Acesulfame potassium is synthetically produced from acetoacetic acid and fluorosulfonyl isocyanate. It forms a compound which is converted to fluorosulfonyl acetoacetic acid amide, which is then cyclized (a reaction for a part of a molecule similar to another molecule to form a closed ring) with potassium hydroxide to form an oxathiazinone dioxide ring system from which extracts potassium acetate.

An alternative way is to combine diketene with sulfamic acid and a dehydrating agent which removes water by breaking chemical compounds and thus creating a crystallization which is neutralized with potassium hydroxide whereupon acesulfame potassium is formed.

For those who want in-depth information about the manufacturing, we refer to ChemicalBook.


Acesulfame K is used as a sweetener but also as a flavour enhancer that increases sweetness in aspartame, cyclamate or sucralose. You will find Acesulfame K in products as:

    • Juice, soda, energy drinks, alcohol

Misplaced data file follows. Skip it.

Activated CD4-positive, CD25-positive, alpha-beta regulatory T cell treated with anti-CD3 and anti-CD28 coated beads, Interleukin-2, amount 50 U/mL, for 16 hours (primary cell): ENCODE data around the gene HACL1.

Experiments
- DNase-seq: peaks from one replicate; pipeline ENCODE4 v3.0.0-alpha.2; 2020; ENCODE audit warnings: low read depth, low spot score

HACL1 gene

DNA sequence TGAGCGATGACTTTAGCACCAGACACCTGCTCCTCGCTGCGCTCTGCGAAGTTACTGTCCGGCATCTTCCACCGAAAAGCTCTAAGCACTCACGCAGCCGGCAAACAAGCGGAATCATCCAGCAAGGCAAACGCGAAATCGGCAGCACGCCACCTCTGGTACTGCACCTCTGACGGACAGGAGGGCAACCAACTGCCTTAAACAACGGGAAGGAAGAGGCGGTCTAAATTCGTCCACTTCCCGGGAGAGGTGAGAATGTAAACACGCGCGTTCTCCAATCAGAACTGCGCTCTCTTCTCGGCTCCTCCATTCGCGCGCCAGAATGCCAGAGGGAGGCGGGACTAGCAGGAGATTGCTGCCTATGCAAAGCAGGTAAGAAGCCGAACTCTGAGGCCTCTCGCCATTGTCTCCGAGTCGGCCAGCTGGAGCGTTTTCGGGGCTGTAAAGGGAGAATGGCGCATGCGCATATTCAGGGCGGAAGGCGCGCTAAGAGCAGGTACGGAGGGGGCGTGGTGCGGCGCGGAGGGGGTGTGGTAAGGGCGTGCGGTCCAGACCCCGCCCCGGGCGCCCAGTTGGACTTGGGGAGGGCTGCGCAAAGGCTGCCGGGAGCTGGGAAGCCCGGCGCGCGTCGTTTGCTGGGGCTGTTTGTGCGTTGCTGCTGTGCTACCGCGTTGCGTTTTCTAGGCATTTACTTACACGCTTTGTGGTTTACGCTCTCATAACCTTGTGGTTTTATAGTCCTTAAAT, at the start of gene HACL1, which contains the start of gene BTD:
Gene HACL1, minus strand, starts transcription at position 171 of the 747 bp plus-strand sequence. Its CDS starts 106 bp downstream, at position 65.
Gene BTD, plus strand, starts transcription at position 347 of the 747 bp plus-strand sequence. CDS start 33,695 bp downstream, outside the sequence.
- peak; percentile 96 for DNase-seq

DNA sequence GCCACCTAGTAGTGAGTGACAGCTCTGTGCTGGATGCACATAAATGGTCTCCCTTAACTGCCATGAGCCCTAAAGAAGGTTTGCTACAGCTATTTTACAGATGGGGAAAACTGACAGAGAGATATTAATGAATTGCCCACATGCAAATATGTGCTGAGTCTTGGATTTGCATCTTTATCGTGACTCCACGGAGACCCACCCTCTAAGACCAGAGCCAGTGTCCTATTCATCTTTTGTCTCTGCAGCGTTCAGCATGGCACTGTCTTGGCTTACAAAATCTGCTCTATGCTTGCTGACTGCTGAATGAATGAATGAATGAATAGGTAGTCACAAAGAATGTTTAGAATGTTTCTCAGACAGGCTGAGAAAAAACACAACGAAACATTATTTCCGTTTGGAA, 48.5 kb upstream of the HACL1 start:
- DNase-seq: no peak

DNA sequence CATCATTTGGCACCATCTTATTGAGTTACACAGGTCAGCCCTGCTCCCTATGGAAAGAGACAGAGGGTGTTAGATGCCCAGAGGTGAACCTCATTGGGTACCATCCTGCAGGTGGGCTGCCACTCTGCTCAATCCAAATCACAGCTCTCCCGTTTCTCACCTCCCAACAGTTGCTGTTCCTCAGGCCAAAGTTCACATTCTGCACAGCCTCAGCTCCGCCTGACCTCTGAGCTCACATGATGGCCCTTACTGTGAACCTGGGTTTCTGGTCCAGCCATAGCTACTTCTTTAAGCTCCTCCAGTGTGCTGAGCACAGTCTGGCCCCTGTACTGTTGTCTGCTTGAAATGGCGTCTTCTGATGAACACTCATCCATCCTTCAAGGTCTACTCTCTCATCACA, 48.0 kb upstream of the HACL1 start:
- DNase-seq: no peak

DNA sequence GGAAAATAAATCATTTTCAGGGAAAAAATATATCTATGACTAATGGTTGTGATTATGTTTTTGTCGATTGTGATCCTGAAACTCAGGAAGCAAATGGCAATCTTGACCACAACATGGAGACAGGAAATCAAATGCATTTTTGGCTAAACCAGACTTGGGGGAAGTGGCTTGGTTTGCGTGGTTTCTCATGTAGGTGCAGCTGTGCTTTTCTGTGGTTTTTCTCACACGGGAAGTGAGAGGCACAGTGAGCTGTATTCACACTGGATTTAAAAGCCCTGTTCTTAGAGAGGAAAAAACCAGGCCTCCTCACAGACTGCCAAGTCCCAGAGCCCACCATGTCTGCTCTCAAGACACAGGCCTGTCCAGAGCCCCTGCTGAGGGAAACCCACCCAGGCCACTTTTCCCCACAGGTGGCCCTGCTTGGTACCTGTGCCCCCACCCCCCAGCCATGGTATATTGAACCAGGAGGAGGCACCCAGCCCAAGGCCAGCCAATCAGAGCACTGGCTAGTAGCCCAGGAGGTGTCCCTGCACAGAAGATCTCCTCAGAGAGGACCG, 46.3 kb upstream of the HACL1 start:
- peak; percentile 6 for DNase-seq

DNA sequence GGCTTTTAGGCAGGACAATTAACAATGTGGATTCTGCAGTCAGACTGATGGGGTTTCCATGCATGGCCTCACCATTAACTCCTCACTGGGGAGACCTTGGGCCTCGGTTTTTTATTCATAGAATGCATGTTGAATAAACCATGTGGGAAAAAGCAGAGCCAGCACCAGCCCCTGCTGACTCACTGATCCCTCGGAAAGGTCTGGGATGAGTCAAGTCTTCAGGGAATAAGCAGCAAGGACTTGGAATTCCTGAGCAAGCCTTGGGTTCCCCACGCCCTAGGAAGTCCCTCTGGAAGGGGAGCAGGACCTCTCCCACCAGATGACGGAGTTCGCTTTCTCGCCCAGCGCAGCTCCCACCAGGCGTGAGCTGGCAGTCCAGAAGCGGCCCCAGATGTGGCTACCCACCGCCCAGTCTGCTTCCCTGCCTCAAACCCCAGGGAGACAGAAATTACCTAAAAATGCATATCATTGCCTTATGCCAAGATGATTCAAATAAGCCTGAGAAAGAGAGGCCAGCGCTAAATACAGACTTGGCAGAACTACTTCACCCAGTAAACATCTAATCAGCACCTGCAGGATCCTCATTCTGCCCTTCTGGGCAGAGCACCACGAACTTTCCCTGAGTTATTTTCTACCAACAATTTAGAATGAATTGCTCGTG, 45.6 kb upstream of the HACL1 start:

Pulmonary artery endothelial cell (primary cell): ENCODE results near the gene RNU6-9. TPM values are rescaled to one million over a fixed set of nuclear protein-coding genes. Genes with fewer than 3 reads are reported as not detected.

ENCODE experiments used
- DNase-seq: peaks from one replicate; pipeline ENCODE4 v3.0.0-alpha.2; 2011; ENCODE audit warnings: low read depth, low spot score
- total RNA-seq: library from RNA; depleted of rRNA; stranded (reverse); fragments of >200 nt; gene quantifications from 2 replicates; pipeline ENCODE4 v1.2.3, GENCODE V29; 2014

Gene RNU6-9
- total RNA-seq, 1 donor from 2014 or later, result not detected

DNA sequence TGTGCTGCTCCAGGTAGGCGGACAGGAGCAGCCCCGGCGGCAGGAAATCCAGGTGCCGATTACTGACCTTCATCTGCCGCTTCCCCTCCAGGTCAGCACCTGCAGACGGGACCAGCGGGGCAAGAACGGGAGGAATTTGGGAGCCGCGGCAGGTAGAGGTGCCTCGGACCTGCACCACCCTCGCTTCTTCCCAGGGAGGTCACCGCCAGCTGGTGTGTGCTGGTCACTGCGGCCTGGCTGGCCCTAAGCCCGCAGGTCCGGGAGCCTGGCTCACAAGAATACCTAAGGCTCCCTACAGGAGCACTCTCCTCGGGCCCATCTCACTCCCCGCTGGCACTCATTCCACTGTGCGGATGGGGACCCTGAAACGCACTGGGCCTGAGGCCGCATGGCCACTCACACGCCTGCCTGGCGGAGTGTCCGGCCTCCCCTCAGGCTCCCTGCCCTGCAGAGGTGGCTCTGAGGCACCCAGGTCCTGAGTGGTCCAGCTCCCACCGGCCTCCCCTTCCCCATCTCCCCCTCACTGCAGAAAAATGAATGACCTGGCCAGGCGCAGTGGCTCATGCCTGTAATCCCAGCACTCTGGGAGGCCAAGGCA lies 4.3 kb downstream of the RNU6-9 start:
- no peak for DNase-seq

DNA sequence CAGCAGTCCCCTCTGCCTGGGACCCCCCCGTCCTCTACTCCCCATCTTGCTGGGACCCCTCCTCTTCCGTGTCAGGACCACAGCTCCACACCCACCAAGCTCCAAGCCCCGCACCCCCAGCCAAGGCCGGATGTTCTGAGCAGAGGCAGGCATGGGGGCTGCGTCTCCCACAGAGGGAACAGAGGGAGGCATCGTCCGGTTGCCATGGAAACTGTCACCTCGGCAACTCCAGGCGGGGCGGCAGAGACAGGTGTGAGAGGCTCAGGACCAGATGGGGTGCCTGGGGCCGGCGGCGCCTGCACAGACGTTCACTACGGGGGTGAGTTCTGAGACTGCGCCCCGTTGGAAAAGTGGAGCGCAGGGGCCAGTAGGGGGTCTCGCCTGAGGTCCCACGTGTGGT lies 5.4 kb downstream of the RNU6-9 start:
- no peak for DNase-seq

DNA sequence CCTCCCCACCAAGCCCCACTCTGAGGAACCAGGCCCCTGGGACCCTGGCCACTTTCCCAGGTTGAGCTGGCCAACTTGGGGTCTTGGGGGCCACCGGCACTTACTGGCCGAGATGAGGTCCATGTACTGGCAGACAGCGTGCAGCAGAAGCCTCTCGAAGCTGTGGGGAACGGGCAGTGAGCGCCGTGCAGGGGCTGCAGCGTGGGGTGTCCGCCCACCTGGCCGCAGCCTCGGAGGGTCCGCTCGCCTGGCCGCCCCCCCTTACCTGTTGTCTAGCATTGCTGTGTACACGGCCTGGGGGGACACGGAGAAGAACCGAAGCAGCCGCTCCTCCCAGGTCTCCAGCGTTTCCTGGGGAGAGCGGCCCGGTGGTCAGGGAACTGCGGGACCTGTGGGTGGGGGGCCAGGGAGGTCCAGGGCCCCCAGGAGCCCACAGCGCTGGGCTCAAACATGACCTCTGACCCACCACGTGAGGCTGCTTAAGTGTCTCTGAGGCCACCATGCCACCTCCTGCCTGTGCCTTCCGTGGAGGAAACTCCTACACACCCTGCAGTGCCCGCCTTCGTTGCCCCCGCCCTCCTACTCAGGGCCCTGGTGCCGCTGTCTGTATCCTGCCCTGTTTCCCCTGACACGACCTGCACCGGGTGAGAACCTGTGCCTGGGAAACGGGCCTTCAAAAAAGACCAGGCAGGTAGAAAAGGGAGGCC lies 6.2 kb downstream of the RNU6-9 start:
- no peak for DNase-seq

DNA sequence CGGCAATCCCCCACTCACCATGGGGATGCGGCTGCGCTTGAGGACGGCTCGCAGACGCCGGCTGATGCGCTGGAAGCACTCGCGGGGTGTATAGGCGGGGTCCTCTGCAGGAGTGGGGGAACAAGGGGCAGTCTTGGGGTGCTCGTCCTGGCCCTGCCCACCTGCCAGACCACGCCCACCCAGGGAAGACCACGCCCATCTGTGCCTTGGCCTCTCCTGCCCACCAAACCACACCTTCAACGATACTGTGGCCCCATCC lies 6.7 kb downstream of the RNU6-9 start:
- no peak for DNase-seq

• Ice cream
    • Jam
    • Toothpaste
    • Gum
    • Yoghurt and other dairy products
    • Condiments
    • Marinades
    • Cereals

And more.

Accepted daily intake (ADI)

For Acesulfame K, it is recommended that we stay below 15 mg per kilogram per day. (Compare with aspartame: 40 mg / kg / day; saccharin: 5 mg / kg / day.) It can be difficult to know how much Acesulfame K each product contains because manufacturers do not have to state the amount.


  • Acesulfame K is up to 200 times sweeter than sugar.
  • It gives no calories.
  • It is cheaper than sugar.
  • It can withstand heat.
  • It is approved as a sweetener.


  • It is a chemical product indeed. There is nothing ‘natural’ about Acesulfame K. This puts Acesulfame K high on lists of ‘dangerous products’ circulating on the internet, even though relevant authorities around the world have approved it.
  • The human body cannot break it down. It circulates in the blood until it comes out with the urine. This fact contributes to the connotation of ‘unnatural’ sweetener. It also leads to concerns about environmental impact.
  • It has a bitter aftertaste.

Is Acesulfame K dangerous?

When handling Acesulfame K in production, you must wear protective clothing, gloves and goggles. It can be irritating to the skin, eyes and breathing. If it comes in contact with eyes, rinse them with plenty of water and seek medical attention.

For food consumption, it is classified as safe. No warning texts are mandatory on packages. According to the FDA (Federal Drug Administration), there are 90 studies that show that Acesulfame K is safe.